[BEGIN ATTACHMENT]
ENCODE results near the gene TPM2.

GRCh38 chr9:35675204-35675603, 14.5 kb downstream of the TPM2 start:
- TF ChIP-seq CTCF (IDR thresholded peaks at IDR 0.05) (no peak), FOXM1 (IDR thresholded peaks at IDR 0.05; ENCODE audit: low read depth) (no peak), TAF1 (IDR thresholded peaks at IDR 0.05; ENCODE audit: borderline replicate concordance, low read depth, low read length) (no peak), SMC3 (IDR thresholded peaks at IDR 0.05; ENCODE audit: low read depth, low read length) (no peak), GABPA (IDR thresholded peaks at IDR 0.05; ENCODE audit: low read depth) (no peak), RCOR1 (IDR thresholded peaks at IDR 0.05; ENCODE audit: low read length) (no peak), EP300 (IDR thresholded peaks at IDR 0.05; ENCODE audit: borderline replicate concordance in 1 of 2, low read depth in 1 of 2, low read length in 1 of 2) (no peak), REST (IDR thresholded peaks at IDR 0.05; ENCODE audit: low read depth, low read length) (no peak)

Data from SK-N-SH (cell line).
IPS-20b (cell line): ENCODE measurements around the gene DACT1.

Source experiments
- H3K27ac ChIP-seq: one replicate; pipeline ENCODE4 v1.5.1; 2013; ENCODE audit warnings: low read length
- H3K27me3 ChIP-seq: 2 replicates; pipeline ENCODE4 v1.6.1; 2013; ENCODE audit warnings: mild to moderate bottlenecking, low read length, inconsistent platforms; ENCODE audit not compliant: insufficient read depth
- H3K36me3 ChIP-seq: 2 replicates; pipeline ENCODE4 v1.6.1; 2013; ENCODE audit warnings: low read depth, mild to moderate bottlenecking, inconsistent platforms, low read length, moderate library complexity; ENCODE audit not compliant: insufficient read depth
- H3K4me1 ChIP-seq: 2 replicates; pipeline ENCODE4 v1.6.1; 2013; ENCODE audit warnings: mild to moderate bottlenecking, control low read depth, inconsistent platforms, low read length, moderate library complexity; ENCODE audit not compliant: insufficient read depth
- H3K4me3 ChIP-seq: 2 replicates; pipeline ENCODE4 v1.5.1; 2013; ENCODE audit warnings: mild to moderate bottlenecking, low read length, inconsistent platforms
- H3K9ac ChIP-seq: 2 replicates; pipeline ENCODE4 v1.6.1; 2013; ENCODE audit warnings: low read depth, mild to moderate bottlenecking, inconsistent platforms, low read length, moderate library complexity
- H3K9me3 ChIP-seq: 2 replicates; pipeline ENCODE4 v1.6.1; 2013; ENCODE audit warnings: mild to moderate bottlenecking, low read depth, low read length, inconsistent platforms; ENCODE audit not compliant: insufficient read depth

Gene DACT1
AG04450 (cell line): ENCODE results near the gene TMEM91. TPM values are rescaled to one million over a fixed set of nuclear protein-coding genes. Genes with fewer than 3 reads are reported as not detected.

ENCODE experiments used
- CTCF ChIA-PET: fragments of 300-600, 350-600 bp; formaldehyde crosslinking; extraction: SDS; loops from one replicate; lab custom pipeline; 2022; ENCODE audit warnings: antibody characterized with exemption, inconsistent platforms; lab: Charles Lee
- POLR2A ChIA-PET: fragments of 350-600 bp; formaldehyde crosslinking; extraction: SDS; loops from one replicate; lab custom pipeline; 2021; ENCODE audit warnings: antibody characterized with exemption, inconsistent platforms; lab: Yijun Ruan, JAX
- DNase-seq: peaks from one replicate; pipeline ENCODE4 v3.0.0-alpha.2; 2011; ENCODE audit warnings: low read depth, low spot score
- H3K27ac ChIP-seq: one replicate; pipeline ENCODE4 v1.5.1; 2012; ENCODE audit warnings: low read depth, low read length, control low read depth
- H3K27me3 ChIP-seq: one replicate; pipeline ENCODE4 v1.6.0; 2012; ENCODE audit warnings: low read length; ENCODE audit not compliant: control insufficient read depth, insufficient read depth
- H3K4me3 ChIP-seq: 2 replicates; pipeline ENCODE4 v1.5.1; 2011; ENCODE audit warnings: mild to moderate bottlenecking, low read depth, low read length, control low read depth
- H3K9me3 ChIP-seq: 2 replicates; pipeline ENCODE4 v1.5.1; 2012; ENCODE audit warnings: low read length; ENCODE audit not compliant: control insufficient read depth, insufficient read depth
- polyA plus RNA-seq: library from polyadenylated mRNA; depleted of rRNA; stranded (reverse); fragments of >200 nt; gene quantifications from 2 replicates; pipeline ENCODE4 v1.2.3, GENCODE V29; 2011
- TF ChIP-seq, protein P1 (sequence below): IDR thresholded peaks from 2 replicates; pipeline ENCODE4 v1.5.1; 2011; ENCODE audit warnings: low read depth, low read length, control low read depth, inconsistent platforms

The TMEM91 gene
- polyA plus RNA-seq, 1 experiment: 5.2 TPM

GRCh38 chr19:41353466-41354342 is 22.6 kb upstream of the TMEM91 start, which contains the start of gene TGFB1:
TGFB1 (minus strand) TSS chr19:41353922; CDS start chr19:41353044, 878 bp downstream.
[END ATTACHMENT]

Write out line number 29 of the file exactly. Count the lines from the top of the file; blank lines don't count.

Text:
TGFB1 (minus strand) TSS chr19:41353922; CDS start chr19:41353044, 878 bp downstream.